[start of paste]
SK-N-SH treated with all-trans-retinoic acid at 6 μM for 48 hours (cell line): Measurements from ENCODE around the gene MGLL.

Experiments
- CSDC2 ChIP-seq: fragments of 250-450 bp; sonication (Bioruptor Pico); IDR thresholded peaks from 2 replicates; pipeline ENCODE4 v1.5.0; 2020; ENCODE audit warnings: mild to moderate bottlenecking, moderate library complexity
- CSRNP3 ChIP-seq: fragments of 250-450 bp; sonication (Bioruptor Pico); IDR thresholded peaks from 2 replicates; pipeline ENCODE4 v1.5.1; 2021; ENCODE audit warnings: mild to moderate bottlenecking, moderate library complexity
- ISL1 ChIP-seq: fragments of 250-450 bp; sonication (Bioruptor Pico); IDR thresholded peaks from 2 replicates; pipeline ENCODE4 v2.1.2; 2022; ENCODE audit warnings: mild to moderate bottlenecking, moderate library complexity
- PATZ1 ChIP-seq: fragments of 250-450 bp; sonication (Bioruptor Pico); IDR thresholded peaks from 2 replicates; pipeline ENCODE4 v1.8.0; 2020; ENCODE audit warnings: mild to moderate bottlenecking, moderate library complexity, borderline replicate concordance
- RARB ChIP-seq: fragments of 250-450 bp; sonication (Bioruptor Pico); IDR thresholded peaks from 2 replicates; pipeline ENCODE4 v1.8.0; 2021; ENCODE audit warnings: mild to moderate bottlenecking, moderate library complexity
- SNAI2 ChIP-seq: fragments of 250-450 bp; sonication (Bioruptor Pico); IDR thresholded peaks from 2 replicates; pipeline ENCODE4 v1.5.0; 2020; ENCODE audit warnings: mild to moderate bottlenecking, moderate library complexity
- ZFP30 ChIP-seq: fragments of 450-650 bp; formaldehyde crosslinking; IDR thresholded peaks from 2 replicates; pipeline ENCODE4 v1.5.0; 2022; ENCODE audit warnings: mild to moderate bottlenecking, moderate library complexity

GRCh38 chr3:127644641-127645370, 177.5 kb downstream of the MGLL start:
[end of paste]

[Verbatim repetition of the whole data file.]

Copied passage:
SK-N-SH treated with all-trans-retinoic acid at 6 μM for 48 hours (cell line): Measurements from ENCODE around the gene MGLL.

Experiments
- CSDC2 ChIP-seq: fragments of 250-450 bp; sonication (Bioruptor Pico); IDR thresholded peaks from 2 replicates; pipeline ENCODE4 v1.5.0; 2020; ENCODE audit warnings: mild to moderate bottlenecking, moderate library complexity
- CSRNP3 ChIP-seq: fragments of 250-450 bp; sonication (Bioruptor Pico); IDR thresholded peaks from 2 replicates; pipeline ENCODE4 v1.5.1; 2021; ENCODE audit warnings: mild to moderate bottlenecking, moderate library complexity
- ISL1 ChIP-seq: fragments of 250-450 bp; sonication (Bioruptor Pico); IDR thresholded peaks from 2 replicates; pipeline ENCODE4 v2.1.2; 2022; ENCODE audit warnings: mild to moderate bottlenecking, moderate library complexity
- PATZ1 ChIP-seq: fragments of 250-450 bp; sonication (Bioruptor Pico); IDR thresholded peaks from 2 replicates; pipeline ENCODE4 v1.8.0; 2020; ENCODE audit warnings: mild to moderate bottlenecking, moderate library complexity, borderline replicate concordance
- RARB ChIP-seq: fragments of 250-450 bp; sonication (Bioruptor Pico); IDR thresholded peaks from 2 replicates; pipeline ENCODE4 v1.8.0; 2021; ENCODE audit warnings: mild to moderate bottlenecking, moderate library complexity
- SNAI2 ChIP-seq: fragments of 250-450 bp; sonication (Bioruptor Pico); IDR thresholded peaks from 2 replicates; pipeline ENCODE4 v1.5.0; 2020; ENCODE audit warnings: mild to moderate bottlenecking, moderate library complexity
- ZFP30 ChIP-seq: fragments of 450-650 bp; formaldehyde crosslinking; IDR thresholded peaks from 2 replicates; pipeline ENCODE4 v1.5.0; 2022; ENCODE audit warnings: mild to moderate bottlenecking, moderate library complexity

GRCh38 chr3:127644641-127645370, 177.5 kb downstream of the MGLL start: